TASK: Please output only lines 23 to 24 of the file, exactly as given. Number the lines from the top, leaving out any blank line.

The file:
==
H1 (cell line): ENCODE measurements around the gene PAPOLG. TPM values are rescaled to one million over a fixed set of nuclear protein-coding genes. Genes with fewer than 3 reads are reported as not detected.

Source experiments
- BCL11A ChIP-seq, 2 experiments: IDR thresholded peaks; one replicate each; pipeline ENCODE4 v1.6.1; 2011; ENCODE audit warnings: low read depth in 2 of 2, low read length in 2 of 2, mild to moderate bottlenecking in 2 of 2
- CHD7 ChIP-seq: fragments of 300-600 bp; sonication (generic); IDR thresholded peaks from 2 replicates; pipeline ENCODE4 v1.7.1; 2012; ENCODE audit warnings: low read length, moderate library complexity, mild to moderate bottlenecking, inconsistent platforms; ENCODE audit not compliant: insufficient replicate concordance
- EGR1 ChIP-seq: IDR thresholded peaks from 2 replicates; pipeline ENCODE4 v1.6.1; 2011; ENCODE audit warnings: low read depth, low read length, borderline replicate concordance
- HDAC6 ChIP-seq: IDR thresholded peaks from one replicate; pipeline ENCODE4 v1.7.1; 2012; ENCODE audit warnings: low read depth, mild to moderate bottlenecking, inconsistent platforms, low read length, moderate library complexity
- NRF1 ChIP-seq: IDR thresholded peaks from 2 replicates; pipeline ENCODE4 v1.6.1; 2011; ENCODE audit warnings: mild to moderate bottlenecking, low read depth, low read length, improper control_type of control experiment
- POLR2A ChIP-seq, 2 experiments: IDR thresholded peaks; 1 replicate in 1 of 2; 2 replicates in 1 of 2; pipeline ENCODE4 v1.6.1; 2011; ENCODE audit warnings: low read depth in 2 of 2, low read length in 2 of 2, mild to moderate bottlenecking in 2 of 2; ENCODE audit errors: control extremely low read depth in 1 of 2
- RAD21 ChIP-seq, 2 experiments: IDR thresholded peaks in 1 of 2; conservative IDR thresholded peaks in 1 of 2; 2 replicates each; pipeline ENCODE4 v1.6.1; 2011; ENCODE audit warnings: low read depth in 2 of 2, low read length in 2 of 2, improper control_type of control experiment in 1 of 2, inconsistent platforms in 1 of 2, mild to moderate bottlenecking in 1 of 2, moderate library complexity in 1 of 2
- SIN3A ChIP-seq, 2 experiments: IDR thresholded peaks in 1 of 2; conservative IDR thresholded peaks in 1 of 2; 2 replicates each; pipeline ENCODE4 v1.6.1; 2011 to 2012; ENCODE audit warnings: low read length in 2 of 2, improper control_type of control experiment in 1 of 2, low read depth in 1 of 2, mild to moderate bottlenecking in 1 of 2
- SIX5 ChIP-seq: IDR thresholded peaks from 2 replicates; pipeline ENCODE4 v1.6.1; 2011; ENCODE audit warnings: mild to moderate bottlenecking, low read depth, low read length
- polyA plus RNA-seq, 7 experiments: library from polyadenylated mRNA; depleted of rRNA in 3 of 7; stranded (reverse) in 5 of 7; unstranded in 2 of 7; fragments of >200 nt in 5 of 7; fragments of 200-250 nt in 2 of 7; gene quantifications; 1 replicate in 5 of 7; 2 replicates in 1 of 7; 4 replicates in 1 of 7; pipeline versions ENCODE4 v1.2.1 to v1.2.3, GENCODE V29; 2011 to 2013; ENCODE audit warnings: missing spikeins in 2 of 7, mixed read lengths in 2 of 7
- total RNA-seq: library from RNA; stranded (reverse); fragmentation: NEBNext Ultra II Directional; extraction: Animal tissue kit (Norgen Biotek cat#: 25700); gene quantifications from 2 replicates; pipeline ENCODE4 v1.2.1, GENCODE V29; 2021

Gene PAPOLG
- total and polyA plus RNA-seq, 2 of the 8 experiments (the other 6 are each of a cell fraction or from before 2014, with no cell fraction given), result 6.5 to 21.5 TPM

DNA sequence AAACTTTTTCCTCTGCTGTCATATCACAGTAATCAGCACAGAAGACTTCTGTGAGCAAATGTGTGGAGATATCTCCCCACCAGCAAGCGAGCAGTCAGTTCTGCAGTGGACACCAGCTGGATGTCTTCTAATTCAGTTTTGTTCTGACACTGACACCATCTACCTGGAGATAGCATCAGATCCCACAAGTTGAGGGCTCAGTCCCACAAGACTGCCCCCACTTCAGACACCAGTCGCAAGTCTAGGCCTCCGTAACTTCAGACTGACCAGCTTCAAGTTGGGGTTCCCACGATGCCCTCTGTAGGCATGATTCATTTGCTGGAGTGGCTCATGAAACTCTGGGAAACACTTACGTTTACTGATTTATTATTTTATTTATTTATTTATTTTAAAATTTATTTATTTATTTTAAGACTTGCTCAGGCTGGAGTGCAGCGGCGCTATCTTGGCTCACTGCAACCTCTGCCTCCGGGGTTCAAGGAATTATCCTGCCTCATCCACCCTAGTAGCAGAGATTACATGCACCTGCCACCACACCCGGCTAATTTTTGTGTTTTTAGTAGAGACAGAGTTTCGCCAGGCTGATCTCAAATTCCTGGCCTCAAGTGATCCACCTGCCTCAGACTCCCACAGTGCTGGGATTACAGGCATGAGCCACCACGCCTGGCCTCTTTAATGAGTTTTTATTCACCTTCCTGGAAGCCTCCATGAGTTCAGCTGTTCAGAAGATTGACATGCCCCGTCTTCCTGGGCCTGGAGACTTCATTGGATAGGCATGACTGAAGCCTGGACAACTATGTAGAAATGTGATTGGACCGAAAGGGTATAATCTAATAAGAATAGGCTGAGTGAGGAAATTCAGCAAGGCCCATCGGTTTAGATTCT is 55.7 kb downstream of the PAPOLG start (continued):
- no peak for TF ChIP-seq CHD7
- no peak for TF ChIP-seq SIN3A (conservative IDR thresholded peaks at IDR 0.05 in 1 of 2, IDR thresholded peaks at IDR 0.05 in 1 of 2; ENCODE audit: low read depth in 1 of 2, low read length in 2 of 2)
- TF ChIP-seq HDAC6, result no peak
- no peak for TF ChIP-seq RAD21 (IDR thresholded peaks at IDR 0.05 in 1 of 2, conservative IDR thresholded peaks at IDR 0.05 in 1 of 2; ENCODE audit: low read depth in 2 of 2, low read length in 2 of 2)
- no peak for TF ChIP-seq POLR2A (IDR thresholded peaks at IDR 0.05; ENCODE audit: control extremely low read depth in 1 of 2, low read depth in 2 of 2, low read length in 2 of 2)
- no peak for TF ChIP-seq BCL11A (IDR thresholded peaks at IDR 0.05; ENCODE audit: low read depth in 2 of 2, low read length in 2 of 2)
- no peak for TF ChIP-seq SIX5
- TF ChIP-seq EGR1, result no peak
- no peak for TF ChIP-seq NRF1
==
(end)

- no peak for TF ChIP-seq SIX5
- TF ChIP-seq EGR1, result no peak